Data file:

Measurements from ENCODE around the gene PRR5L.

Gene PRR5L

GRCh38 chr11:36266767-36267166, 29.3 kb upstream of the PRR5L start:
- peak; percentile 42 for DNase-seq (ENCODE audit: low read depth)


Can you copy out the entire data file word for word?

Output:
Measurements from ENCODE around the gene PRR5L.

Gene PRR5L

GRCh38 chr11:36266767-36267166, 29.3 kb upstream of the PRR5L start:
- peak; percentile 42 for DNase-seq (ENCODE audit: low read depth)